More than 850 veterans have gone through the program, and they have hired over 1,600 employees and raised 0 million in venture capital while generating millions in revenue.
By the numbers
Jobs created: 1,600+
Hours of mentorship: 2,500+
Alumni entrepreneurs: 850+
Entrepreneurs attending PBC Utah: Coming from 23 states, one from Austria
Capital raised by alumni: 0 million
Diversity: 50% service-connected, disabled Veteran-owned business
Female founders: 23%
According to an article in TechCrunch, PBC graduates show “…that startups aren’t the sort of crazy risk that they first appear. Indeed, after what many of these men and women have just been through, it may not be all that daunting of a next mission after all.”
This article originally appeared on VAntage Point. Follow @DeptVetAffairs on Twitter.
The nuclear-powered aircraft carrier USS Enterprise (CVN 65) will be decommissioned on Feb. 3, marking the next step on her journey to the “Ship-Submarine Recycling Program” – what a 2012 National Review article dubbed a sanitized way of saying “the scrapyard.”
Her predecessor, the Yorktown-class carrier with the hull number CV 6, also was a victim of this alleged crime against naval history.
According to a report from the Virginian-Pilot, this sendoff will be a relatively private one, with about 100 people present. The 2012 “inactivation” ceremony saw over 12,000 people attend, according to a Navy release. At that ceremony, it was announced that CVN 80 would be the ninth U.S. Navy vessel to carry the name Enterprise. A CNN report this past April notes that construction of the new Enterprise, a Gerald R. Ford-class carrier, will begin in 2018.
According to the Navy’s command history of the Enterprise (so long that it took nine entries in the Navy’s online Dictionary of American Naval Fighting Ships), the ship saw her first action during the Cuban Missile Crisis – less than a year after she was commissioned. She then did Operation Sea Orbit in 1964, a cruise that circumnavigated the globe.
In 1965, the ship carried out the first of six combat deployments to the Vietnam War, carrying two squadrons of F-4 Phantoms, four squadrons of A-4 Skyhawks and assorted support planes.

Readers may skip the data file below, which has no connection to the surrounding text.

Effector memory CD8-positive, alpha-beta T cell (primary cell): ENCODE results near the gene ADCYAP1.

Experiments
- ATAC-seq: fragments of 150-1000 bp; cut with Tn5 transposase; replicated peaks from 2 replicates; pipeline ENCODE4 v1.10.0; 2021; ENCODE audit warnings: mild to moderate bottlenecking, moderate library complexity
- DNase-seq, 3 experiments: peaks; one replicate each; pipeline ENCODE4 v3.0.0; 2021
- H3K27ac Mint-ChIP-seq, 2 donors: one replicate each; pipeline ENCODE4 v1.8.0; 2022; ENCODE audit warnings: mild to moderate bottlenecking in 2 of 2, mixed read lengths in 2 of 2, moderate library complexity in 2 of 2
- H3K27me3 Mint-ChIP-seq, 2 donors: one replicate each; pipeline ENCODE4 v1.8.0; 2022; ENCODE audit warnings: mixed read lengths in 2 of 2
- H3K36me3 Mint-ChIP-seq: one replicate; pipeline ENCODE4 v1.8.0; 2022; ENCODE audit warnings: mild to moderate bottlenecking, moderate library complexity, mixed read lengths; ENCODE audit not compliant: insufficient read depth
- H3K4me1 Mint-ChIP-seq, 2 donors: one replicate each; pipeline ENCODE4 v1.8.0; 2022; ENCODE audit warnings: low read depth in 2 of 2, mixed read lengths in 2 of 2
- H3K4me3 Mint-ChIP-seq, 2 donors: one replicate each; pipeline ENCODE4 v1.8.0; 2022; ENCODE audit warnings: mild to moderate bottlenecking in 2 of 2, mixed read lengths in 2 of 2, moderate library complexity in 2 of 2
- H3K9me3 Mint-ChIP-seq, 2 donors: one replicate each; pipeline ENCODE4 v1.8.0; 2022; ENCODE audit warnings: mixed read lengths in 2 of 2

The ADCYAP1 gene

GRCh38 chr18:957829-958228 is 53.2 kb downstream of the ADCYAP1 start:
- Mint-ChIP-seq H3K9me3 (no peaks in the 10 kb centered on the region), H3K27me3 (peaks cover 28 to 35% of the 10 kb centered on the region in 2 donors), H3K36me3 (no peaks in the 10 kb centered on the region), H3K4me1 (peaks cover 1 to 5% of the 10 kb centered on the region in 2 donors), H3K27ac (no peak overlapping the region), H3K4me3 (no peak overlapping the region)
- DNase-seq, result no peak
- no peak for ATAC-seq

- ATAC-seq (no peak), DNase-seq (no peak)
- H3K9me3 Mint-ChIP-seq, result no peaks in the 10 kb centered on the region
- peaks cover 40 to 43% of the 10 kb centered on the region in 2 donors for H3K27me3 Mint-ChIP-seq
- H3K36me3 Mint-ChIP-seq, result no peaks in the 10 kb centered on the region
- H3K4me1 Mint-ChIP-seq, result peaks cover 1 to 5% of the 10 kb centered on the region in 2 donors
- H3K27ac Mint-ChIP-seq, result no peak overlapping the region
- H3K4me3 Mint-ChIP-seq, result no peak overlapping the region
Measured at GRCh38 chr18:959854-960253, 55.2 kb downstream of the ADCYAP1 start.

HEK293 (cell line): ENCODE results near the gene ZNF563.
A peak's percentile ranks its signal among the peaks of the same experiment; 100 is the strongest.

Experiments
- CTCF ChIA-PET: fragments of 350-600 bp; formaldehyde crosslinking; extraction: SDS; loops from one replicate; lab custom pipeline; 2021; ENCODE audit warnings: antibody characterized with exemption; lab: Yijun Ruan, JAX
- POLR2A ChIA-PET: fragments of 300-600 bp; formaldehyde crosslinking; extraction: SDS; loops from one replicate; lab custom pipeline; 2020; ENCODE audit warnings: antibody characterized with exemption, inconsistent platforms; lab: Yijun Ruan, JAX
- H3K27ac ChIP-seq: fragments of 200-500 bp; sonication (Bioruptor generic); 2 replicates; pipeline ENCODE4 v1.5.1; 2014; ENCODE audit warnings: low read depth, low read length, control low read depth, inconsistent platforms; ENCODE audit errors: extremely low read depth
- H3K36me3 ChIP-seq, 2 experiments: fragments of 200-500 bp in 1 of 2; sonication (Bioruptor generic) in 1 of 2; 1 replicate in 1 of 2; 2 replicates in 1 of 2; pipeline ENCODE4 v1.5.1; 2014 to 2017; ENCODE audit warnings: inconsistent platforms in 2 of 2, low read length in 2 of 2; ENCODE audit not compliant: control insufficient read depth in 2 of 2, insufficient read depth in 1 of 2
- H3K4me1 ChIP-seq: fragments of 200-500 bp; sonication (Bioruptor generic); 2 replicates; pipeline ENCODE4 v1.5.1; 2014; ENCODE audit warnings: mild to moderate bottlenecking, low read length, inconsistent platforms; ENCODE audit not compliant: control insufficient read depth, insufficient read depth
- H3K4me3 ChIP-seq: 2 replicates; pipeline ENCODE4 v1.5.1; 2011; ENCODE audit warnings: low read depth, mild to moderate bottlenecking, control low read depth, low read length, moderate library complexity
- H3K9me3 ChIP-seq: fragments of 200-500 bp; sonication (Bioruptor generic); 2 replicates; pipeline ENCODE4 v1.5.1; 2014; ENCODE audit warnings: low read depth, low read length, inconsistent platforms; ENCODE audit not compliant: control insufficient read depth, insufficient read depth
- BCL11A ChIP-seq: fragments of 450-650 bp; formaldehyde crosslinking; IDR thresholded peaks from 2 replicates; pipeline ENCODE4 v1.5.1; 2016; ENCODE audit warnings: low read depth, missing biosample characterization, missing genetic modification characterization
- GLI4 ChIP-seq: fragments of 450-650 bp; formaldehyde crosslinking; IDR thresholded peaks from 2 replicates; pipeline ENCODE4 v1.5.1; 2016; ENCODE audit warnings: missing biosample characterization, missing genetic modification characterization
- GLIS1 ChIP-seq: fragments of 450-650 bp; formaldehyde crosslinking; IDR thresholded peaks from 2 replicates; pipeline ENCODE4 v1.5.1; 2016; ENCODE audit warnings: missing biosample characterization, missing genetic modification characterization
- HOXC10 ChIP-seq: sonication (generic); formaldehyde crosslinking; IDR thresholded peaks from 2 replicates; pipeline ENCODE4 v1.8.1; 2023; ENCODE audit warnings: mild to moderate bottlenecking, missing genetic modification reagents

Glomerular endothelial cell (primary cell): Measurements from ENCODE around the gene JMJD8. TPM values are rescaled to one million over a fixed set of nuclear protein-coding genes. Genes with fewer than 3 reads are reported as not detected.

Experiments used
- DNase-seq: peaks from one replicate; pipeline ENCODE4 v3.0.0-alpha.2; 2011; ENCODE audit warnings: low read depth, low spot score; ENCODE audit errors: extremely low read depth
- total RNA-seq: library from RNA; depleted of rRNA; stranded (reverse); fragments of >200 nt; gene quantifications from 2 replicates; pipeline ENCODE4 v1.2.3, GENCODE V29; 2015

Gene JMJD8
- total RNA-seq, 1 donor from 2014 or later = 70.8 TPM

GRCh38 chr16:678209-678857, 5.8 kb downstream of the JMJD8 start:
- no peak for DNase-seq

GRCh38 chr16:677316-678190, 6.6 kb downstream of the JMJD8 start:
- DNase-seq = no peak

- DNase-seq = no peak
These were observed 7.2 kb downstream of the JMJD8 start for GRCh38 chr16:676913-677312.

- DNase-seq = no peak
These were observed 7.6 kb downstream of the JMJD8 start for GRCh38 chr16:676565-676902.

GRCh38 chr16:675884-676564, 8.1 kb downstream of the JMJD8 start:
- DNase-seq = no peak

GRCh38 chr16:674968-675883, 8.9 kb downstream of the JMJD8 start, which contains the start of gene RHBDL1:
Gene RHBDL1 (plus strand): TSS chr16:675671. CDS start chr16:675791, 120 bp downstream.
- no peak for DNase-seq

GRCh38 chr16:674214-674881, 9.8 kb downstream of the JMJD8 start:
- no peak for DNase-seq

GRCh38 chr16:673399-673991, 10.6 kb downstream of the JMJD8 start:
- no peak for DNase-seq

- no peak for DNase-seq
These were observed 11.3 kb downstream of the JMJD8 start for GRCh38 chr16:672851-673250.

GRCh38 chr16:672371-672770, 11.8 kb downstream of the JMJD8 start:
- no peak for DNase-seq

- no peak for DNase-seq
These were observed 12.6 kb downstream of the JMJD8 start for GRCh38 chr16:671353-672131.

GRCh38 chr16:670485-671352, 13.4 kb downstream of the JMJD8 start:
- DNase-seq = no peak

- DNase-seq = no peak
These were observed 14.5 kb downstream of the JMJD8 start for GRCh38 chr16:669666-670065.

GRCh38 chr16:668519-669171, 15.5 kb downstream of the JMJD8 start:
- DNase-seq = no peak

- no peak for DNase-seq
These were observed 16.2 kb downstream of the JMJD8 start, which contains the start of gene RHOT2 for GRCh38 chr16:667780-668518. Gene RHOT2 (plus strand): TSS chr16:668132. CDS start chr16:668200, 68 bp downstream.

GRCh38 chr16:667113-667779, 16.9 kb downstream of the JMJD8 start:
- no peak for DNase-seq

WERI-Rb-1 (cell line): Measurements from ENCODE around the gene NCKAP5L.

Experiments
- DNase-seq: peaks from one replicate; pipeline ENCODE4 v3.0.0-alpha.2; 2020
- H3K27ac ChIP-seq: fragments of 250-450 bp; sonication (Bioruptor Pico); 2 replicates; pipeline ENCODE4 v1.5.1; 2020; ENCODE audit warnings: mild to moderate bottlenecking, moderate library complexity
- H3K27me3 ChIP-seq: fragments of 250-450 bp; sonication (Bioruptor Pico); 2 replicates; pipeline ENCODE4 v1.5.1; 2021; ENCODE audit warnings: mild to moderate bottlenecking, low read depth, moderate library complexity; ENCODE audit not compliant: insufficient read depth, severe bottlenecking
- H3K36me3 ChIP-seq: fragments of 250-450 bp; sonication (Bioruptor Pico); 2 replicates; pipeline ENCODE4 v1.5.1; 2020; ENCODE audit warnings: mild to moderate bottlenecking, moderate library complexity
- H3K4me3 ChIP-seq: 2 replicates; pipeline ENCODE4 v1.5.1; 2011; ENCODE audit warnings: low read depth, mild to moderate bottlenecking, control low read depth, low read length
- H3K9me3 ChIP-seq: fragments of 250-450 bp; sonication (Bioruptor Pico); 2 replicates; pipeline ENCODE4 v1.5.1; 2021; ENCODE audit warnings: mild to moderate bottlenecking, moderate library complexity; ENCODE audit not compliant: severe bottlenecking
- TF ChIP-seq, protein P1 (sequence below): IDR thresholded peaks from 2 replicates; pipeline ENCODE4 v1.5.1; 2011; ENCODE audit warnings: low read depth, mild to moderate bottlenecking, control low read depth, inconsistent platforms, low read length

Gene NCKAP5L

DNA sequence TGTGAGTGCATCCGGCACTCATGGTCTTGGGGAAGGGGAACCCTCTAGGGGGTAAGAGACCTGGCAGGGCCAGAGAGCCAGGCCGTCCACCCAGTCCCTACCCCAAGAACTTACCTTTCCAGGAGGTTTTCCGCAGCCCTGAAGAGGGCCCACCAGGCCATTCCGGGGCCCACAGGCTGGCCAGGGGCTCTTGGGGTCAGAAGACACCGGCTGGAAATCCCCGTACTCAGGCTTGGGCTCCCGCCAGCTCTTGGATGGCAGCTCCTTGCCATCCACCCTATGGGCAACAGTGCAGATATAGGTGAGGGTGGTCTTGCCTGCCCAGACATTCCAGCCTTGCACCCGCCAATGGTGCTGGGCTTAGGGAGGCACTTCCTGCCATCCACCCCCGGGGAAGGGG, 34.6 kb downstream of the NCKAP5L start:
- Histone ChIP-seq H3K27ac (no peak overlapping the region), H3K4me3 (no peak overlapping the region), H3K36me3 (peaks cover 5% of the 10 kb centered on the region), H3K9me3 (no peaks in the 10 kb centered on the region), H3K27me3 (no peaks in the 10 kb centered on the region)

The F-35 program has hit another snag, this time not an expensive production mishap or overrun, but the strength of the dollar itself.
At Lockheed Martin’s 2017 Media Day, Jeff Babione, general manager of the F-35 program, laid out the “blueprint for affordability,” or the defense giant’s plan to bring down the cost of the Joint Strike Fighter to below $85 million in the coming batches.
But therein lies a problem.
With about half of the F-35s Lockheed Martin intends to build in the next five years heading out to foreign countries, even in house belt-tightening and big initial investments to help ramp up to economies of scale can’t offset the strong dollar.
Asked by a Wall Street Journal reporter if the dollar’s high exchange rate with foreign currencies is a problem for the most expensive weapons system in the history of the world, Babione said, “I think it is.”
“We’ve had some of our customers come up and raise the concern that this may potentially hurt their buys,” said Babione, who noted that some elements of production cannot move outside of the country to help mitigate costs for foreign buyers.
“We have some 1,700 suppliers in seven countries around the world. Many of the countries that are buying the F-35 produce parts for the F-35,” said Babione. But still, Babione concluded that currency exchange rates not withstanding, the best tactic is just to get the F-35’s price down, period.